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Michael Hardy, greening advocate and West Philly community activist, dies at 84

“Behind his gentle and calm presence around University City lay a burning desire to make the neighborhood better and a deep love for his community and his neighbors,” said a community leader.

Michael Doan Hardy
Michael Doan HardyRead moreCourtesy of the Pennsylvania Hor

Michael Doan Hardy, 84, a community advocate whose environmental activism helped change the landscape of West Philadelphia, died Monday, July 19, at Rittenhouse Hospice of respiratory failure.

Mr. Hardy spent more than 50 years in West Philadelphia, planting trees, creating urban green spaces, and helping to make it a more vibrant, welcoming community. He was a founder of the Friends of Clark Park, chaired the University City Historical Society, and led or supported many other organizations devoted to community planting and gardens.

The Arbor Day Foundation, a national group, honored him in 2009 with its Lawrence Enersen Award for his grassroots work.

“Mike was a kind, caring and wonderful soul,” said University City District president Matt Bergheiser in a published tribute. “Behind his gentle and calm presence around University City lay a burning desire to make the neighborhood better and a deep love for his community and his neighbors.”

Raised in Navasota, Texas, Mr. Hardy was one of two children born to Crittendan and Eula Hardy. He received a bachelor’s from Rice University before entering the Navy. He was stationed in Japan and became fluent in Japanese. After the service, he earned a master’s in American studies at the University of Pennsylvania.

From there, Mr. Hardy began a 30-year career teaching history at the Community College of Philadelphia when it opened its doors in 1965. So did Barry Grossbach, the man who would become his partner and eventually his husband of more than 50 years. Mr. Hardy — focused, passionate, always firm in his convictions, knew early on they were meant to be together. Mr. Grossbach required some convincing.

“I just couldn’t stand him,” Grossbach said. “Michael was a very determined individual. It was a personality conflict. But he decided I was the one. And he was very persistent.”

One of the seminal years in their relationship was 1968. One day, the two historians sat together on Independence Mall, addressing envelopes for Democratic presidential candidate Eugene McCarthy in his primary campaign against President Lyndon B. Johnson.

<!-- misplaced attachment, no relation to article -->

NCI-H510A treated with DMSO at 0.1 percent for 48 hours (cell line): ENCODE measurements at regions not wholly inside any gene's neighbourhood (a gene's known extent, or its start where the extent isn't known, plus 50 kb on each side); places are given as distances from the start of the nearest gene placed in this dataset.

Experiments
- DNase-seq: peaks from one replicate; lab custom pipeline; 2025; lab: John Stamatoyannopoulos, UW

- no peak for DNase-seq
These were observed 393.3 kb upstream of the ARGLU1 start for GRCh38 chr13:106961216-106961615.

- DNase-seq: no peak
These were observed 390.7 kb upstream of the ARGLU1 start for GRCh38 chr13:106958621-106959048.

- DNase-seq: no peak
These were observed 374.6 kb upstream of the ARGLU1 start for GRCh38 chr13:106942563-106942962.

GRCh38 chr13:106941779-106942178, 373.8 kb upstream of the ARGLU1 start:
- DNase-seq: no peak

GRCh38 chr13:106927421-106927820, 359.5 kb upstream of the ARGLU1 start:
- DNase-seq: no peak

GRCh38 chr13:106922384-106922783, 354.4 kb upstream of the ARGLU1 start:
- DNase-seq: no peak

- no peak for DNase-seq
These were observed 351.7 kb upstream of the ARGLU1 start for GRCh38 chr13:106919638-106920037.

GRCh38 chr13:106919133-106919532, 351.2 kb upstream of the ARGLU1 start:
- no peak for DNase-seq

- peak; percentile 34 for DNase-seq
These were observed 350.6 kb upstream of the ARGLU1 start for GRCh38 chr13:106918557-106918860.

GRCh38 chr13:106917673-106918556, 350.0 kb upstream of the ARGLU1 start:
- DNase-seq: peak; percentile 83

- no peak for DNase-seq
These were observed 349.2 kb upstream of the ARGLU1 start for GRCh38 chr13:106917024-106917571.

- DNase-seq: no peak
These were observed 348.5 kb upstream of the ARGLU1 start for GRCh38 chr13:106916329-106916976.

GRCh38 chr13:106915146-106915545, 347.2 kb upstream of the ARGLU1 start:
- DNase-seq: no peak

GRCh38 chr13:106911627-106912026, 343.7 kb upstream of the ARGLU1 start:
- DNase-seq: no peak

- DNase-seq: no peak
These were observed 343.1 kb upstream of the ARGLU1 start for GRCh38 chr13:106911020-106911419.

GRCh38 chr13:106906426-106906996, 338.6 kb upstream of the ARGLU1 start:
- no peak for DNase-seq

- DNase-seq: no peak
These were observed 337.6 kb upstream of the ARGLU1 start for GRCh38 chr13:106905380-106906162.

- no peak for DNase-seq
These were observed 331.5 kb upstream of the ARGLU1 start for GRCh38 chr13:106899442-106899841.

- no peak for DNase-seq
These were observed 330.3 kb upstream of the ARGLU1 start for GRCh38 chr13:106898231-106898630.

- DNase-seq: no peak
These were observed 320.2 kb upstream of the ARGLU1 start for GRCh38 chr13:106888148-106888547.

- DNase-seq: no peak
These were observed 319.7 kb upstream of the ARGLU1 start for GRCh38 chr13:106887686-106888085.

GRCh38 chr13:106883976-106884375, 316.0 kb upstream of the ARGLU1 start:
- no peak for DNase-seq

“I guess we started talking. It just changed things,” Grossbach said.

The other year of significance was 1970. That’s when they bought the house where they would reside together for more than 50 years in West Philadelphia.

“We had no role models,” Grossbach said.

In fact, he said, when they were at first turned down for a mortgage, it wasn’t because they were a gay couple. Rather, the loan officer assumed they were two heterosexual men and that one would eventually get married and leave the other unable to afford the mortgage payments alone, he said.

But they did get the financing to buy a house, and they built a life. They were community activists together, each working on his own projects but supporting the other’s. Mr. Hardy’s always involved gardening and landscapes; he was so committed, he would weed strangers’ gardens as he walked by. The couple traveled together, enjoying Prague, Barcelona, northern Italian hill towns, and other destinations. Mr. Hardy made sure his community projects were cared for while they were away.

Theirs was a deep partnership.

“Our lives were totally intertwined,” Grossbach said.

Last year, the couple erected a stone in Woodland Cemetery in University City on a plot they purchased years before. Even though they intended for their ashes to be scattered together in various locations of significance after both died, they wanted the stone to be a permanent marker in the neighborhood where they made their home.

The inscription on the stone reads:

Together 50 years and counting

“They did it their way”

On the site of their plot, Mr. Hardy planted a tree.

“For him,” said his husband, “trees were an environmental necessity and also a thing of beauty.”

In addition to Grossbach, Mr. Hardy is survived by his sister, Margaret Dyer, and other relatives.

There will not be a memorial service or formal burial. A community celebration of his life’s work will be held Tuesday, Sept. 21, at Bartram’s Garden. The exact time will be announced later.

People who wish to honor Mr. Hardy are encouraged to donate to a local environmental group of their choice, or, as Mr. Hardy would say, “Go plant a tree.”